Similarly, in the early days of World War II, before the US joined the war, FDR sent supplies to England in violation of the Neutrality Act.  But FDR, too, did not claim that he had inherent power to violate the law; instead, he used a strained and stretched interpretation of the statute to justify his action and – crucially – he did not do this in secret, but rather was open about his actions and his reasons, and he Congress at every step to gain their tacit acquiescence. And, when it came time to join the war overtly, FDR went to Congress for authorization.

By contrast, the Truman years marked the beginning of what the historian Arthur Schlesinger Jr. dubbed the “imperial” presidency, a time when the presidential power began to slip loose from its constitutional moorings. Truman took the nation into a major overseas war in Korea without going to Congress for permission, citing his inherent powers as Commander in Chief, and two years later he ordered the government to seize the nation’s steel mills in order to avert a strike he said could endanger the war effort, and again citing his inherent powers. The Supreme Court pushed back against the steel-seizure order, saying that Truman had to obey a law passed by Congress that detailed ways in which the government could try to avert a strike – and which did not include simply taking over a factory.

But Truman’s approach signaled the beginning of a new way of thinking about presidential power – a power that was cut loose from checks and balances, and existed above the rule of law. Truman and his immediate successors also sought – largely with success – to establish powers for the president that would allow the White House to operate with much greater secrecy and unilateral authority as a routine matter – not just for a few months or years of crisis, but as a new normal for the open-ended decades of the Cold War.  In these ways, the Bush-Cheney approach in unilaterally establishing greater powers for the presidency during the open-ended war on terrorism has much more in common with Truman’s than with Lincoln’s or FDR’s.

In addition, there are ways in which the Bush-Cheney administration has sought to expand presidential power that do not find a match in these predecessors, including by systematically selecting executive branch lawyers who had adopted an extreme view of presidential power to be Supreme Court justices, centralizing control over the federal bureaucracy, frequently issuing signing statement challenges to new laws, embracing the Unitary Executive Theory (which didn’t exist before the mid 1980s), etc.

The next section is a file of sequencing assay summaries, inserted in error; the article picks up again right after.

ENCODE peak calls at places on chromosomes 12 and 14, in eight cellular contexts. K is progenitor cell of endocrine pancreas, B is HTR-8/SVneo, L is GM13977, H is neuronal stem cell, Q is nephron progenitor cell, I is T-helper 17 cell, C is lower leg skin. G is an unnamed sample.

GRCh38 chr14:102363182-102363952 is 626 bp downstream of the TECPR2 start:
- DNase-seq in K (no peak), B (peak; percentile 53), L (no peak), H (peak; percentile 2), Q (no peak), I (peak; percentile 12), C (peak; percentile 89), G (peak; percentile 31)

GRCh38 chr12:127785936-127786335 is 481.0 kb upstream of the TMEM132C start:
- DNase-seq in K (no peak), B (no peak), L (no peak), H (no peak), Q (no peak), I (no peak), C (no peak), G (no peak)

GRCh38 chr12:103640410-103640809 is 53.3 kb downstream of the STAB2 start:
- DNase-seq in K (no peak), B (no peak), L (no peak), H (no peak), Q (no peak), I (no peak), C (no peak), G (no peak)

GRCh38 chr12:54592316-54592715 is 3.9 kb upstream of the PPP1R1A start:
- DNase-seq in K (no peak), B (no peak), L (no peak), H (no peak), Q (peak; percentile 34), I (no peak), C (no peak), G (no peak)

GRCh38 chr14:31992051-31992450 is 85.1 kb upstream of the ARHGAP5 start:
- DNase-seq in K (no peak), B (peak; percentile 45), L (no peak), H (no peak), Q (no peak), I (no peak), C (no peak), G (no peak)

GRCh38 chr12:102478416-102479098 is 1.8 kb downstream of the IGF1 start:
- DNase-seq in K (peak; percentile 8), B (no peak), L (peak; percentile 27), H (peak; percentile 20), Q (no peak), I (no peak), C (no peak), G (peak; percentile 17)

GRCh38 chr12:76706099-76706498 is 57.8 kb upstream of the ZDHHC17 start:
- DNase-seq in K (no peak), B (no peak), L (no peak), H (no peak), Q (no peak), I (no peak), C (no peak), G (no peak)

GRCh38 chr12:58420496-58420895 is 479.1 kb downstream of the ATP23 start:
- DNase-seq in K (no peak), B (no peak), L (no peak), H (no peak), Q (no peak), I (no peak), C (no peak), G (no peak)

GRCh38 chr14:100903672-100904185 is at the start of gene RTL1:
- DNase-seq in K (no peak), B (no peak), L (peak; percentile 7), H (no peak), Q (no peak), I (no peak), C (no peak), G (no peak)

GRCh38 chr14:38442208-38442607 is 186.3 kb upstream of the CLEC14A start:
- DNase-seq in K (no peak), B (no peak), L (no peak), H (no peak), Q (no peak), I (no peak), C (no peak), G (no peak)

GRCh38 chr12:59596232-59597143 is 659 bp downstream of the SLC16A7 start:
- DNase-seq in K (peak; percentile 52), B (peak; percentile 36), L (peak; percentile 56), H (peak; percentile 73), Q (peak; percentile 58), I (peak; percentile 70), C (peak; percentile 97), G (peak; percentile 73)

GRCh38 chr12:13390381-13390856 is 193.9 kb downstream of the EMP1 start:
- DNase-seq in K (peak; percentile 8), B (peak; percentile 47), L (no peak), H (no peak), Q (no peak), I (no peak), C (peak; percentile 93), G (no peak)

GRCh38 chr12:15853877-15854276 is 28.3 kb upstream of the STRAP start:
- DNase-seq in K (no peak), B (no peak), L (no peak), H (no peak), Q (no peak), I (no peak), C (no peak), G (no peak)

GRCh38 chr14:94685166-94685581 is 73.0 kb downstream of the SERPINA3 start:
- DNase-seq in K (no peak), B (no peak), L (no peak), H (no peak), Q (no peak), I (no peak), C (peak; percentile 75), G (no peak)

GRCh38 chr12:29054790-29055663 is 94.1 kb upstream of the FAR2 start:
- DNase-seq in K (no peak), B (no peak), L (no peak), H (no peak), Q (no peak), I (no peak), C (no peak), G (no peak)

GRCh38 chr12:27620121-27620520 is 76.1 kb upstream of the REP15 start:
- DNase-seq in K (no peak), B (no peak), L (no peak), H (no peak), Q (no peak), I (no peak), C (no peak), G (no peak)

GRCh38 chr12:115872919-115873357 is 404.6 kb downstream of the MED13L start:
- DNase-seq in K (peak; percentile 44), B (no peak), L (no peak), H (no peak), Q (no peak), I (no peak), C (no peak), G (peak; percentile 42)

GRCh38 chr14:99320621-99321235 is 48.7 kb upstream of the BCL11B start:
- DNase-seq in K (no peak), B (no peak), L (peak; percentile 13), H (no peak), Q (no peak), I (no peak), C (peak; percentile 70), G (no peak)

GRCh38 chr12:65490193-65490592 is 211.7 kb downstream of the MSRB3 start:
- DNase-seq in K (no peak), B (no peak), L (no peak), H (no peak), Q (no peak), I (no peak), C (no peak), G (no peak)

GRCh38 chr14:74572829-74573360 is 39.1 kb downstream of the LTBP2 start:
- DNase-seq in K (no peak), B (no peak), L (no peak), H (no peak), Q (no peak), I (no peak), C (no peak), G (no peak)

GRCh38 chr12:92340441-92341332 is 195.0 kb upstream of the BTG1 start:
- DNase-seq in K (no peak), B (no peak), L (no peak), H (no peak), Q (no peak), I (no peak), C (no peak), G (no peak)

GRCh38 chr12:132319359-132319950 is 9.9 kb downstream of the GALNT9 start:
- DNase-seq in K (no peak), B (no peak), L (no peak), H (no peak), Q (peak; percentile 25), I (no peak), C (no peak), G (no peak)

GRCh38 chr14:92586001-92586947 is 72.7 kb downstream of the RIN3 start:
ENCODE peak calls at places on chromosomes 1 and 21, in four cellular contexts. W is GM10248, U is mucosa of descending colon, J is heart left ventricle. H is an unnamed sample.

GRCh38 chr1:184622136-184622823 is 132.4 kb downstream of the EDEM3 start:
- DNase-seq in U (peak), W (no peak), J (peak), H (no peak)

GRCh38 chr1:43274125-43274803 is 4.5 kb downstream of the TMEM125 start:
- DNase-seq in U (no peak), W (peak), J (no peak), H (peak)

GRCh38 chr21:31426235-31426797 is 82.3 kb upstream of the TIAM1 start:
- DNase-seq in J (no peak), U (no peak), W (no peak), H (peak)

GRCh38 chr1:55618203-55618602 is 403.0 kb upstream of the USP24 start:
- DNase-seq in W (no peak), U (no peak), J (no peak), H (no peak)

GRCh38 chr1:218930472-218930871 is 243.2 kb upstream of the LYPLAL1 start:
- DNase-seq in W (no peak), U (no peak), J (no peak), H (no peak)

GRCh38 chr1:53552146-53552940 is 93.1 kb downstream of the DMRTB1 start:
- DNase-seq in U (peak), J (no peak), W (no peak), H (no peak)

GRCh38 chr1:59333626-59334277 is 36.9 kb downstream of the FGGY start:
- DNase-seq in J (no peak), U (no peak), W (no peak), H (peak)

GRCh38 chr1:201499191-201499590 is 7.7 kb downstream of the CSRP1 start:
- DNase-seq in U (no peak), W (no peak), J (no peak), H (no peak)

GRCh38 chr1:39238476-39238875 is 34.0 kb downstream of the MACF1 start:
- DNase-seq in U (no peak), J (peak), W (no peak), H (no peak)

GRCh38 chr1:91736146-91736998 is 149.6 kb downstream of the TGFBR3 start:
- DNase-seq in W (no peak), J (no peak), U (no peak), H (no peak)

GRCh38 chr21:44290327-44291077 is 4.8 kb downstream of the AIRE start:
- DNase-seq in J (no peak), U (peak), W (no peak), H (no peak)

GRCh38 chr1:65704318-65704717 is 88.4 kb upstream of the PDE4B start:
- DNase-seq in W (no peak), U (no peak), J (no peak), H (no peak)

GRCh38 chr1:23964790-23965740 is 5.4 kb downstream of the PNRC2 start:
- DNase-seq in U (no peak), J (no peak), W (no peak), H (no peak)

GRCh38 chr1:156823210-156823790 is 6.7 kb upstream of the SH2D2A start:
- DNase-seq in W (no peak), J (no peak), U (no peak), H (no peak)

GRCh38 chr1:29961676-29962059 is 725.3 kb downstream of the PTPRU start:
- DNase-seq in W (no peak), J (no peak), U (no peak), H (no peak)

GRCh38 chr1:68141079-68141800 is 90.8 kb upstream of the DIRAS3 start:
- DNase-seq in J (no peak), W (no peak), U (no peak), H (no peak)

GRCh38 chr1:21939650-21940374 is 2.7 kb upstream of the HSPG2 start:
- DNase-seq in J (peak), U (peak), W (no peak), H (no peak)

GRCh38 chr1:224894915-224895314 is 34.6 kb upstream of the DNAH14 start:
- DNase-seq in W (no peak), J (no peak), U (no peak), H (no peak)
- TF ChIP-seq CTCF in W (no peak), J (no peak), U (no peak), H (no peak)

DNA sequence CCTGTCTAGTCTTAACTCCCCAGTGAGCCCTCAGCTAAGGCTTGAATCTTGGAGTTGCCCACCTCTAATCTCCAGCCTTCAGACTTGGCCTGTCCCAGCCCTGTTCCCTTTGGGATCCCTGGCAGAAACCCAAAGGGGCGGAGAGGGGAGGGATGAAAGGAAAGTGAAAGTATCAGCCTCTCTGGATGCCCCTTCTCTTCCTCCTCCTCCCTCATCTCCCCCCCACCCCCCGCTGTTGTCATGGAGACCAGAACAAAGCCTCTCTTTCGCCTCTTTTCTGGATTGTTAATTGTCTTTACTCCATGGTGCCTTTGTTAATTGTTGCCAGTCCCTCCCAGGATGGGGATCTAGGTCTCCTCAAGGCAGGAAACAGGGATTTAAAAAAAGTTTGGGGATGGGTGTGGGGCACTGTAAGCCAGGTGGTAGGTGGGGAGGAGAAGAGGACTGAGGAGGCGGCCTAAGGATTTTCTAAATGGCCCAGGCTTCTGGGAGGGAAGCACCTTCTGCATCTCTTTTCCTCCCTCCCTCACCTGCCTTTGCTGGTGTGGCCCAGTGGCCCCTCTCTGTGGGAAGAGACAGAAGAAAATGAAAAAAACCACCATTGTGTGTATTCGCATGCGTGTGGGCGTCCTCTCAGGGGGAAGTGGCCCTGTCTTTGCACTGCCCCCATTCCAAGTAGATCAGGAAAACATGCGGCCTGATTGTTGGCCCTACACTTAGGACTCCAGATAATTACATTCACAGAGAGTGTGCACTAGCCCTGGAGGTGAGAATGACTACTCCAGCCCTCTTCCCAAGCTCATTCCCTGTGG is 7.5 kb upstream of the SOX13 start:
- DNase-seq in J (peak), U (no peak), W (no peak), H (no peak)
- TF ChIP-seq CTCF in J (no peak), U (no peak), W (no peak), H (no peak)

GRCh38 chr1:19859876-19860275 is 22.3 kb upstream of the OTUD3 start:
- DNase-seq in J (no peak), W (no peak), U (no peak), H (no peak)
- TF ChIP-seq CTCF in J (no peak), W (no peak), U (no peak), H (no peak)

Lindley:  Doesn’t the "unitary executive" theory run afoul of the separation of powers doctrine set out in the Constitution?

Savage:  The Unitary Executive Theory is a revisionist interpretation of the Constitution that gives much greater power to the president.  The theory holds that it is unconstitutional for Congress to enact laws that in any way fracture the president’s control of the executive branch or anything deemed to be an “executive” power. 

The theory was first invented by the Meese Justice Department during the Reagan years. At the time, they were thinking about comparatively tame domestic issues, like the independent regulatory agencies; for example, they mused, perhaps the Federal Reserve was unconstitutional and the president ought to be able to raise and lower interest rates at his own discretion.

The Bush-Cheney legal team has significantly expanded the sweep of the theory to encompass matters of national security. They hold that defending the nation is an executive power committed exclusively to the commander in chief, and essentially have used the theory as putative legal justification for holding that a whole range of laws that establish rules, regulations, and controls on military and intelligence matters are unconstitutional and do not need to be obeyed because such decisions –such as how to interrogate detainees or go about wiretapping – are for the president alone to decide.

Mainstream legal scholars across the political spectrum reject this interpretation of the Constitution, which on its face overlooks the plain text of the founding document, and the Supreme Court has consistently rejected its principles across generations.  Rulings in 1935 (upholding the constitutionality of independent agencies) and in 1988 (upholding the constitutionality of independent counsels), in particular, are decisive blows against it. 

In addition, one of the most important legal thinkers from the Reagan years, Stephen Calabresi (now at Northwestern Law School), who has spent his career writing articles that developed the Unitary Executive Theory, has said that he disagrees with how the Bush-Cheney administration has been using the theory; even Calabresi, who is more than anyone the father of the theory, thinks they are wrong.

Lindley:  What is Dick Cheney's role in promoting expansion of executive power?